If you believe people are at risk, tell someone. Participants, tell your Leaders or nearby IST (or any functioning adult!). IST, look for someone not involved, if Security need to step in, alert them.

Your safety has to be paramount. I’ve spoken at length about looking after yourself. Please keep this in mind as you go along.

Part of Chaos Theory (not the Levellers Album – although that is pretty amazing, go check it out!) is known as the Butterfly Effect. Here it is proposed that the action of a butterfly flapping its wings in America could cause a hurricane in Asia.


In short, the tiniest actions can have massive consequences.

So, think about what you’re doing, what you’re saying and be aware, through cultural, societal, social differences what you think may be light hearted banter etc. could be deeply upsetting.

There is a fantastic scene in one of the Mr. Bean films where he gives a thumbs-up to an American Biker, who flips him a middle finger. He interprets this as a casual greeting in response to his, and then drives around LA giving the finger to every passing motorist.

This is a simple miscommunication (used for comic effect in the film), but I’ve seen similar things. Some European cultures greet each other by kissing on the cheek, other cultures abhor physical contact and are very uncomfortable being kissed in public.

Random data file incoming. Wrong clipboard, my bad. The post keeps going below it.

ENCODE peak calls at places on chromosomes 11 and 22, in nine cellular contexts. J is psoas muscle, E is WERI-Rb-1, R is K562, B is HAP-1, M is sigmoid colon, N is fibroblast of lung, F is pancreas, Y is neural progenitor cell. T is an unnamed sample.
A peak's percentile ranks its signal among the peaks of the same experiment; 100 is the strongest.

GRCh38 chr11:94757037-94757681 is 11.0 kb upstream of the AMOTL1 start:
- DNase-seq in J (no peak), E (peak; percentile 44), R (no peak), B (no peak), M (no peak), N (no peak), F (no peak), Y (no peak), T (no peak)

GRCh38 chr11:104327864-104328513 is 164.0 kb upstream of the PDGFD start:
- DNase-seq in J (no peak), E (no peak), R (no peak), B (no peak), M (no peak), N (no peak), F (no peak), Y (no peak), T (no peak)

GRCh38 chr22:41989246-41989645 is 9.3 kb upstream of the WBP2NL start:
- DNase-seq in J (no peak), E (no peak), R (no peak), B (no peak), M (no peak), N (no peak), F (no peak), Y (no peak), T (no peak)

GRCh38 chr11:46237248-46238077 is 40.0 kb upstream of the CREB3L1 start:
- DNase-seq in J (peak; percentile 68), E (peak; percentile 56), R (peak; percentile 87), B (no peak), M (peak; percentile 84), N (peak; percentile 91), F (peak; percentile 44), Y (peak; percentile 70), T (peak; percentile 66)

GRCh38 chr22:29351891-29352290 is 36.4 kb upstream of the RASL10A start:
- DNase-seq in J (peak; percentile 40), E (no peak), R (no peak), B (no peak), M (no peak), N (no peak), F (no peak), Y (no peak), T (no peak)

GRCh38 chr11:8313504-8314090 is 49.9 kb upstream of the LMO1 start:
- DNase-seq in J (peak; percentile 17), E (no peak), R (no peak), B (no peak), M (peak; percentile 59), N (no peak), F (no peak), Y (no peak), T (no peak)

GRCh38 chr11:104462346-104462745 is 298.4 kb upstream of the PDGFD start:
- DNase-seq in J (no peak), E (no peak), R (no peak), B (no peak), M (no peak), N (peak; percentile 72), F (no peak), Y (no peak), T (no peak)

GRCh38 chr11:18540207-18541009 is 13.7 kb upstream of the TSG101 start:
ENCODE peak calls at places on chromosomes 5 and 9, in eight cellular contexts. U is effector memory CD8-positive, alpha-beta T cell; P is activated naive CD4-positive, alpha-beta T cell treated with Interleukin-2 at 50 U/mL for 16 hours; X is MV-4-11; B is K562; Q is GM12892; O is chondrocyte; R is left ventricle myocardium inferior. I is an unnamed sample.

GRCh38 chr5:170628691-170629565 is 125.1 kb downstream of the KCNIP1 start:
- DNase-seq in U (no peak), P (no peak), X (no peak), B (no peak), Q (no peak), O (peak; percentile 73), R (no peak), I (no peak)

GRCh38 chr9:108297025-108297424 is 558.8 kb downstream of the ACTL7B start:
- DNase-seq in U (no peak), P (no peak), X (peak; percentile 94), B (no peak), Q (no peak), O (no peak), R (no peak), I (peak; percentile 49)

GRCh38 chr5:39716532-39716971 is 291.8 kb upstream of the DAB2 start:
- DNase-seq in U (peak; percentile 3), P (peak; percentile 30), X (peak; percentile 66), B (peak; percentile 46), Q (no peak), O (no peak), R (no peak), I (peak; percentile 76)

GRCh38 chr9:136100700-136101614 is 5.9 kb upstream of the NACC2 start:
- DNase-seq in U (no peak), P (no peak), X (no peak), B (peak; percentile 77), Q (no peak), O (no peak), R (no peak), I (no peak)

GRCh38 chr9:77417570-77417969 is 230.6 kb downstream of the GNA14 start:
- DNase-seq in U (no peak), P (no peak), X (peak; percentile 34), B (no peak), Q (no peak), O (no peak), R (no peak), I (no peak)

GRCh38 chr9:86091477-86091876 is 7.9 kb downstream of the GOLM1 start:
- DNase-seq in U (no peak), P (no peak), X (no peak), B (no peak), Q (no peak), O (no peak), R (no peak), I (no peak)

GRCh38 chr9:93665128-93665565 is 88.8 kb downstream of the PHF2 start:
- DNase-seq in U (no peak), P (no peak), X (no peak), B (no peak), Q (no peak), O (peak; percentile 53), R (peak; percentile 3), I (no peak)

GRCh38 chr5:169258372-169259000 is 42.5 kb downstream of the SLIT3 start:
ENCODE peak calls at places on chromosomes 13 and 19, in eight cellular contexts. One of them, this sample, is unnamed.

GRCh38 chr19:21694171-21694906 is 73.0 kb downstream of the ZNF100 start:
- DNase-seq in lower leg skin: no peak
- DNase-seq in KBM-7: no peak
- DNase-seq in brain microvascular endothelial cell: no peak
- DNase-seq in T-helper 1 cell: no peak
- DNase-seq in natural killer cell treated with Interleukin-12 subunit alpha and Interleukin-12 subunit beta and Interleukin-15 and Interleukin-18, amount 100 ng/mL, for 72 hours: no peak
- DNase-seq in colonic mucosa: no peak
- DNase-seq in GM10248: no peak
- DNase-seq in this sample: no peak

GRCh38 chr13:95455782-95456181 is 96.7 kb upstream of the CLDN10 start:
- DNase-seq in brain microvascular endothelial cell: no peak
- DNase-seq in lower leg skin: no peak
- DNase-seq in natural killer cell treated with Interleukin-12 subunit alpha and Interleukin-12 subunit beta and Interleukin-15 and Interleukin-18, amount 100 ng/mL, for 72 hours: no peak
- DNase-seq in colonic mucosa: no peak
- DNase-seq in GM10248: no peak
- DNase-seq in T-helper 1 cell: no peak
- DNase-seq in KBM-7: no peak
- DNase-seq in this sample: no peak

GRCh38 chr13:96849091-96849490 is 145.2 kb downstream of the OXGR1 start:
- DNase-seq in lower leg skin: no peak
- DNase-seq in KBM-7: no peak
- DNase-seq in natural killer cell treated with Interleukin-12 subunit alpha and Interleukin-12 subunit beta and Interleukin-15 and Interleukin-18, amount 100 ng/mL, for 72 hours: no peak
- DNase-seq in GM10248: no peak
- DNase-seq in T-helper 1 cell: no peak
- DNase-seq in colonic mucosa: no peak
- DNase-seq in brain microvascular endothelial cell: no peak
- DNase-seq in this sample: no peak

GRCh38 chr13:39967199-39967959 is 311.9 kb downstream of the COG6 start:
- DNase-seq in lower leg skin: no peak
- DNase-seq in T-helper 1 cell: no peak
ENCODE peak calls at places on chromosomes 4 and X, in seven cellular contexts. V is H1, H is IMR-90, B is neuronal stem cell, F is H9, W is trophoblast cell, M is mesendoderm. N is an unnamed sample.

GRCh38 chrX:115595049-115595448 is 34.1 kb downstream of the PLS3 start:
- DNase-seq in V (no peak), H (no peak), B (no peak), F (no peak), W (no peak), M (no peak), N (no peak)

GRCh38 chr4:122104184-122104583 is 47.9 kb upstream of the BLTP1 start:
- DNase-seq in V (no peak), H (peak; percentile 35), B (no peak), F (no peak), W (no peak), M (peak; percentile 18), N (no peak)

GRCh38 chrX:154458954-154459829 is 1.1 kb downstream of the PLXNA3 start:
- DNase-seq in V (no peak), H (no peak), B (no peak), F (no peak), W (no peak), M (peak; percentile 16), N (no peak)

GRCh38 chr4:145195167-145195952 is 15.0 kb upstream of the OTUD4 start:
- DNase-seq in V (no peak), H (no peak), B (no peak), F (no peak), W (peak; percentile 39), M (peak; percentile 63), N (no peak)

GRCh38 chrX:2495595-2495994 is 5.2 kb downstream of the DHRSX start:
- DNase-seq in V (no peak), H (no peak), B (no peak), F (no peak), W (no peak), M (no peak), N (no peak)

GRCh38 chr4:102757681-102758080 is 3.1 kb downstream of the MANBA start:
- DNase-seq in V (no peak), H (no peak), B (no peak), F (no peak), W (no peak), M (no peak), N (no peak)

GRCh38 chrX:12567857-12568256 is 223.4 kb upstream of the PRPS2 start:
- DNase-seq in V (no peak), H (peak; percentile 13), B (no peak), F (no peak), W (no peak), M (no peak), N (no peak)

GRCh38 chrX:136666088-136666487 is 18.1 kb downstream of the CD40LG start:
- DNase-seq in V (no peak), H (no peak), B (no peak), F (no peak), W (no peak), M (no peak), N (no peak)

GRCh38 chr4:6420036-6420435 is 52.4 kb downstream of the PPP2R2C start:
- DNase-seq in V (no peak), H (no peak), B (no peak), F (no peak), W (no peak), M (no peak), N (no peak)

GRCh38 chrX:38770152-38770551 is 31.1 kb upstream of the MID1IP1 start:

Overall, what I’m trying to say is simply “think before you act”. What might seem like a good idea at the time could in fact be a very bad one. We’re all going to the Jamboree to have a good time, make sure what you’re saying/doing is not going to spoil it for other people.

One final thing. Participants and Unit Leaders. Remember the IST have paid an obscene sum of money to go and work for two weeks. If you’re being told to do something, there is probably a reason behind it, and more often than not it’s because someone higher up the food chain has told that IST to say it. By arguing or being aggressive, you just spoil the Jamboree for that IST. Trust me, I’ve been on the receiving end.